Germany Table of Contents
The way the chancellor and his office, the Chancellory, deal with the economy depends very much on the incumbent's interests and personal style. For example, under Helmut Schmidt (1974-82), who was very interested in economic matters, the Chancellory shaped, directed, and coordinated the economic policy of the entire government economic apparatus. It also kept close contact with the business and financial community, including the Bundesbank, and became deeply involved in long-range planning. Helmut Kohl (1982- ), however, has operated very differently, using the Chancellory for limited day-to-day coordination but not attempting to use it to manage the economic policy of the government. He has used the political, not the bureaucratic, structure to make policy, working through the CDU/CSU and the FDP or through personal contacts. Although Kohl was definitely in charge of die Wende and other government policies, he has not usually presented himself as either the originator or the executor of economic and financial policy. He has chosen to control events from behind the scenes, reducing the government's visibility as well as its role.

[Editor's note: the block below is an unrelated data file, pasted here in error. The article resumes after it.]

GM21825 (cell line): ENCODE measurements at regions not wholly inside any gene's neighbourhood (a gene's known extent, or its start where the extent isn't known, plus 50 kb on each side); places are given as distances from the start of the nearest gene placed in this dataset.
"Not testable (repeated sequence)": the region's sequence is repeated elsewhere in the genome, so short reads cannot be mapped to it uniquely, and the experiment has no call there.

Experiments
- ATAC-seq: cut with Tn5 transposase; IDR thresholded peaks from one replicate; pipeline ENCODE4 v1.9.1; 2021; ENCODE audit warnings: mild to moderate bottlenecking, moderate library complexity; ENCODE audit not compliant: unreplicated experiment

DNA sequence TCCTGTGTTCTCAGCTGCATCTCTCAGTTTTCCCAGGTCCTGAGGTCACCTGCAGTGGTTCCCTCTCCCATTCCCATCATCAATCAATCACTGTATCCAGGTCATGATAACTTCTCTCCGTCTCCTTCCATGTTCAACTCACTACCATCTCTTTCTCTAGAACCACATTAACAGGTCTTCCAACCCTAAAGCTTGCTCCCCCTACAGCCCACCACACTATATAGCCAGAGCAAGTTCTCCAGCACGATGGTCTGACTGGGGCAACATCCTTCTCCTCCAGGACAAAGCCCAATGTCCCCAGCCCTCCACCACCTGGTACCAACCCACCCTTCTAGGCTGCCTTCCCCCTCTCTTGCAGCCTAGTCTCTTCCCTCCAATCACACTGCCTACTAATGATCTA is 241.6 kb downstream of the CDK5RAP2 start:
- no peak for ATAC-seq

In the cabinet, roles are more fixed, although they might change in accordance with personalities and political parties. The primus inter pares over the last several decades has been the minister of finance. He is responsible for the federal budget, which has become ever more important as the government's share of national income has grown and as governments increasingly use the budget to set priorities and guide national economic activity. The minister of finance also accompanies the chancellor to the annual financial summits and is the main German spokesperson in the meetings of the Group of Seven (G-7--see Glossary), the world's principal economic powers. He is thus in a position to manage not only domestic but also international financial policy for Germany and to coordinate the two.
The minister for economics, once the government's chief economic policy maker (especially when the minister was Ludwig Erhard), has gradually lost power as many of the important functions have been transferred to other ministries--including new ministries concerned with environment and research. Since the 1970s, the minister for economics has functioned more like a United States secretary of commerce, remaining a principal channel for contact with industry, labor, and semipublic associations. But several of the ministers have complained in bitter frustration that they were not able to carry out the policies they wanted.
Data as of August 1995